Lipogenesis is exquisitely regulated by nutritional/hormonal status. Fatty acid synthase (FAS) is a central enzyme in lipogenesis and is thought to be a rate-limiting step in long-term regulation. FAS transcription, which is low in the fasted state, increases drastically with feeding. Increased insulin is largely responsible for the activation of FAS transcription. During the last grant period, we showed that USF works as a molecular switch by recruiting multiple proteins to the FAS promoter region. In the presence of insulin, USF interacts with DNA-PK and P/CAF for its phosphorylation and acetylation, respectively. USF also interacts with BAF60c which is first phosphorylated by aPKC upon feeding/insulin treatment, bridging other BAF subunits to form LipoBAF complex for chromatin remodeling for activation of the FAS gene. We showed this common mechanism governs transcription of FAS and various other lipogenic genes. Recently, we found a Mediator component, Med17 to interact with USF, which links USF to the preinitiation complex formation for FAS transcription. Furthermore, we started to examine key epigenetic regulation via dynamic CpG and histone demethylation for the transcriptional activation of FAS upon feeding/insulin treatment. We propose following specific aims in this application:
Aim 1 is to characterize Med17 interaction with USF and to examine its role in the FAS promoter activation. The significance of feeding/insulin-dependent Med17 phosphorylation will also be studied.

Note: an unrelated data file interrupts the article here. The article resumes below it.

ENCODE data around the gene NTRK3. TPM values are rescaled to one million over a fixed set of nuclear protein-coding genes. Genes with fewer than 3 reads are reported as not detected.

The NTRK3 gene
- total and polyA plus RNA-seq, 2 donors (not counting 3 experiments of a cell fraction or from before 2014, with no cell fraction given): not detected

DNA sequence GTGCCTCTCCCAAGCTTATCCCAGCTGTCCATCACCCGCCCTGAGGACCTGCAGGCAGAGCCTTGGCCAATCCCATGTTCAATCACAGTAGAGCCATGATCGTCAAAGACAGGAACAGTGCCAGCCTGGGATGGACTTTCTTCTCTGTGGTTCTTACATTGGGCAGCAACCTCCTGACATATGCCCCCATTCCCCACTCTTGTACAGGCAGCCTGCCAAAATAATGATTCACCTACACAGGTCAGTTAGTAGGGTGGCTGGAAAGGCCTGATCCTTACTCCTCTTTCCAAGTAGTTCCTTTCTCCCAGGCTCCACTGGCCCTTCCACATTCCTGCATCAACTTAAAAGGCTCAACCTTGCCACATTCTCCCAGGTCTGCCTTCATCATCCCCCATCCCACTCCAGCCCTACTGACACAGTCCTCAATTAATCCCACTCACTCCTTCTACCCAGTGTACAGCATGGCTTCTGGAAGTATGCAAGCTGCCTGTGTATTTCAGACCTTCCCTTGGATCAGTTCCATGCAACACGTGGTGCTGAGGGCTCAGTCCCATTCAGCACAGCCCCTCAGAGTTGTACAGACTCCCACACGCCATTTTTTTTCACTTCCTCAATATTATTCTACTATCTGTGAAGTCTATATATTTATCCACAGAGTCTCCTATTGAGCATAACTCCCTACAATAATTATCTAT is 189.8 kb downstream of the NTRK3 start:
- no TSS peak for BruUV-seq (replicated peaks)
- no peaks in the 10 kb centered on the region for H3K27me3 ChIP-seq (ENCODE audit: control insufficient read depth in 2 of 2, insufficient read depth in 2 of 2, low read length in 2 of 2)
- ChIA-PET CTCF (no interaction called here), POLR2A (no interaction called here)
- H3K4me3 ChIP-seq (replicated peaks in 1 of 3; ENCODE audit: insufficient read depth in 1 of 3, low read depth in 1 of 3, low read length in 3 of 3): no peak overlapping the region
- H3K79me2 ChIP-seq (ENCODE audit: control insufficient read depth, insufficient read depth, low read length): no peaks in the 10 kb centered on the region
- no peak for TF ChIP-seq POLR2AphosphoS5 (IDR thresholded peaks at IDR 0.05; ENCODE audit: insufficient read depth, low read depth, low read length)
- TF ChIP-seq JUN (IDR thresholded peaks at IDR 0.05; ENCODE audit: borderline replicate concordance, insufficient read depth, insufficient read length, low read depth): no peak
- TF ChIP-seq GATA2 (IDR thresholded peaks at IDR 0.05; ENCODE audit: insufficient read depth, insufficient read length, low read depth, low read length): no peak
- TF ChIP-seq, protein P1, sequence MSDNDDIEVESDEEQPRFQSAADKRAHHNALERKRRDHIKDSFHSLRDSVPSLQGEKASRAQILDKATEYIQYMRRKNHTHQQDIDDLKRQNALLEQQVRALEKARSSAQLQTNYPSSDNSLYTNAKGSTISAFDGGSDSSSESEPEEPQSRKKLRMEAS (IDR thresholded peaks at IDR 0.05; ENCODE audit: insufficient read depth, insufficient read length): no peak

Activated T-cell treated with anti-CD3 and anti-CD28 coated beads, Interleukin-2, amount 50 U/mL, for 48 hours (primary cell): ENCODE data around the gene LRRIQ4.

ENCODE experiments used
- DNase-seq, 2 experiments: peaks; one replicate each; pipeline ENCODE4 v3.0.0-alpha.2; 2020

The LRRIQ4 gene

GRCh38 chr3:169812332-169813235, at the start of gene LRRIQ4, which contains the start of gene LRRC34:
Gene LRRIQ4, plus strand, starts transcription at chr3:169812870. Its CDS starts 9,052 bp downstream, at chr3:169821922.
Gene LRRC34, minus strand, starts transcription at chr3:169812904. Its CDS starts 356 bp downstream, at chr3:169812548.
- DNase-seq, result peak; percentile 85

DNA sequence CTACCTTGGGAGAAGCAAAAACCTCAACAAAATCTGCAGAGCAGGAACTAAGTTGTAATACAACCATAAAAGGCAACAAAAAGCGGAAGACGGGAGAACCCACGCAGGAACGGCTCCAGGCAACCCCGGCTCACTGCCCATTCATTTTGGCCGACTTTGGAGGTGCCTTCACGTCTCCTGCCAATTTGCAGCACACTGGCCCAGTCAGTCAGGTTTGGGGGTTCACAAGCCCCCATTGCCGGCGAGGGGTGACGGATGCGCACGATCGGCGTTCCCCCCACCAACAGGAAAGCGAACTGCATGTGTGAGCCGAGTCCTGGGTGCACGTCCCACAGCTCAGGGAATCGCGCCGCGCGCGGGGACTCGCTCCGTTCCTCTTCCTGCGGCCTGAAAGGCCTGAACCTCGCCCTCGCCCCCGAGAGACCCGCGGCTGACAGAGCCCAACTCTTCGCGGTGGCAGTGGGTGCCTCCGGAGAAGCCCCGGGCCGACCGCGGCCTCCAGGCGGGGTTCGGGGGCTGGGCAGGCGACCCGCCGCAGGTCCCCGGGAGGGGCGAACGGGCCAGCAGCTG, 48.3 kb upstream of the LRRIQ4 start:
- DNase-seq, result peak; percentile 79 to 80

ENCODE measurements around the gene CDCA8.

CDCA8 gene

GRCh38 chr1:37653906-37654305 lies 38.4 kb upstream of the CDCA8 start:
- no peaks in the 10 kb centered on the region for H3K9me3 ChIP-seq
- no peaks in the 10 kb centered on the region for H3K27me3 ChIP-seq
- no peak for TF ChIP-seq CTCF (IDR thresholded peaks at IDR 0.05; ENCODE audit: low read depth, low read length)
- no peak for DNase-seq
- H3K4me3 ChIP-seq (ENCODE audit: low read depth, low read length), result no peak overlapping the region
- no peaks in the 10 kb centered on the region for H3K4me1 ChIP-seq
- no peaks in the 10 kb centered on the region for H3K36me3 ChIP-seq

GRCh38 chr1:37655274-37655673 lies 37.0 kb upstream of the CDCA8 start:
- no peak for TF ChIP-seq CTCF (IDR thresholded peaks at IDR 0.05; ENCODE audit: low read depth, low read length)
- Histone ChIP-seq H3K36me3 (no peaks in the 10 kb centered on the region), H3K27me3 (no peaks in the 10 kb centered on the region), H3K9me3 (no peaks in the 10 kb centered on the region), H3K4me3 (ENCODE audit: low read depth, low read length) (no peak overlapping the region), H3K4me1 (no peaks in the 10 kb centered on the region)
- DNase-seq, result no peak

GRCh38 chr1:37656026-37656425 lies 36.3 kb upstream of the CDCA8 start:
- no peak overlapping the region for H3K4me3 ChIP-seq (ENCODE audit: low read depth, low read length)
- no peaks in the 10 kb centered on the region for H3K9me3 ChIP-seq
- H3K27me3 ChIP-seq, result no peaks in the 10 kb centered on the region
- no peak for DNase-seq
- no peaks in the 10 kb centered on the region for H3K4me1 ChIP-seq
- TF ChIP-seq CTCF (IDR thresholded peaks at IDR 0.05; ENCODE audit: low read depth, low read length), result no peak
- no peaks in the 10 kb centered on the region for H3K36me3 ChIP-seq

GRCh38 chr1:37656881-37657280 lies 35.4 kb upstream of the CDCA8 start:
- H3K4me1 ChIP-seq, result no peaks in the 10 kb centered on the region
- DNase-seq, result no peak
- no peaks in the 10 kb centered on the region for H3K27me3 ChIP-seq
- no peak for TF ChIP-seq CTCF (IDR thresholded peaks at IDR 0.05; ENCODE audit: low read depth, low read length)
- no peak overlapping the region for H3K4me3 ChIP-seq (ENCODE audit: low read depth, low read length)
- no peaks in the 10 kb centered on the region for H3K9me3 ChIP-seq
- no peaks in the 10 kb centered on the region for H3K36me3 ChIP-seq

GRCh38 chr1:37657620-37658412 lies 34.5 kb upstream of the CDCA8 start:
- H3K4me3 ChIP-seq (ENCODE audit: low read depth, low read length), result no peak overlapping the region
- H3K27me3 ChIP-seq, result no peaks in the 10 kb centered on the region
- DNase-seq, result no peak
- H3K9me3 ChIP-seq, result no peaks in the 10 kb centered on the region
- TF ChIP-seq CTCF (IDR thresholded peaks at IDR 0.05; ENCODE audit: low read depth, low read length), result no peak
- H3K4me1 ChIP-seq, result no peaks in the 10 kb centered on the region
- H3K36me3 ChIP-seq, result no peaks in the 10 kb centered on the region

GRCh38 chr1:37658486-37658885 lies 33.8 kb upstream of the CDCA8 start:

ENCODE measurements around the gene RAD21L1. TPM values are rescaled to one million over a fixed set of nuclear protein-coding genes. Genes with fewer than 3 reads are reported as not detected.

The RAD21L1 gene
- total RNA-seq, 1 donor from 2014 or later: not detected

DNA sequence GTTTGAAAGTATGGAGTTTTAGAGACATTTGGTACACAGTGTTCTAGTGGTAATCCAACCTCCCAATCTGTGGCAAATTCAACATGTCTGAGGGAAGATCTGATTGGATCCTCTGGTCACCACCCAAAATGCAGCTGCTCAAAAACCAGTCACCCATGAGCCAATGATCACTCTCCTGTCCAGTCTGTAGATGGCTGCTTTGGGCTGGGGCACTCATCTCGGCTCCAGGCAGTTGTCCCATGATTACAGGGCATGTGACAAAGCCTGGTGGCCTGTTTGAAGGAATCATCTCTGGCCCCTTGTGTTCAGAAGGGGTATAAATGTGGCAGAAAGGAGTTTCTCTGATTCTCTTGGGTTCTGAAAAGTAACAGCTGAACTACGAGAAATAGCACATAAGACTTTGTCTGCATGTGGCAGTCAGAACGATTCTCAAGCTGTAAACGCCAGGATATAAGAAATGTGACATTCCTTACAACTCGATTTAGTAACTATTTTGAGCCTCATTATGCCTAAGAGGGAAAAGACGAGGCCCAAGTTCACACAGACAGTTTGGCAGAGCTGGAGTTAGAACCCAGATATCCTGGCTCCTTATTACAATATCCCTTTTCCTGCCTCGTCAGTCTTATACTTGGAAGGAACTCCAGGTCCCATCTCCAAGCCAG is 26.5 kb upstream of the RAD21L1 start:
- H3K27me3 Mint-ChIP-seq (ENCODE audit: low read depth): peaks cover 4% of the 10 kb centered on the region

Aim 2 is to examine feeding/insulin dependent CpG demethylation at the FAS promoter region and the role of TET in demethylation for lipogenic gene activation.
Aim 3 is to examine the function and phosphorylation of the histone demethylase that we found to interact with USF for histone modification and lipogenic gene activation. Finally, Aim 4 is to examine the in vivo roles in lipogenesis by adenovirus mediated shRNA knockdown and overexpression of these enzymes and their phosphorylation mutants in livers of mice. We will study the metabolic consequences, such as hepatic lipogenesis, triglyceride levels, blood lipid levels, and lipid metabolism, which may affect insulin sensitivity. Overall, this research will shed light on how lipogenic genes are activated by feeding/insulin treatment. It may also provide new therapeutic target(s) for metabolic diseases associated with dysregulation of fat metabolism, such as obesity, hepatosteatosis, and diabetes.
Obesity is a major health problem causing metabolic syndrome and type II diabetes and the control of adiposity is a top priority in managing these diseases. Lipogenesis is critical for lipid accumulation and homeostasis in liver and adipose tissue. This research is to understand metabolic control of lipogenesis and dysregulation in diabetes and obesity and may provide new therapeutic targets.
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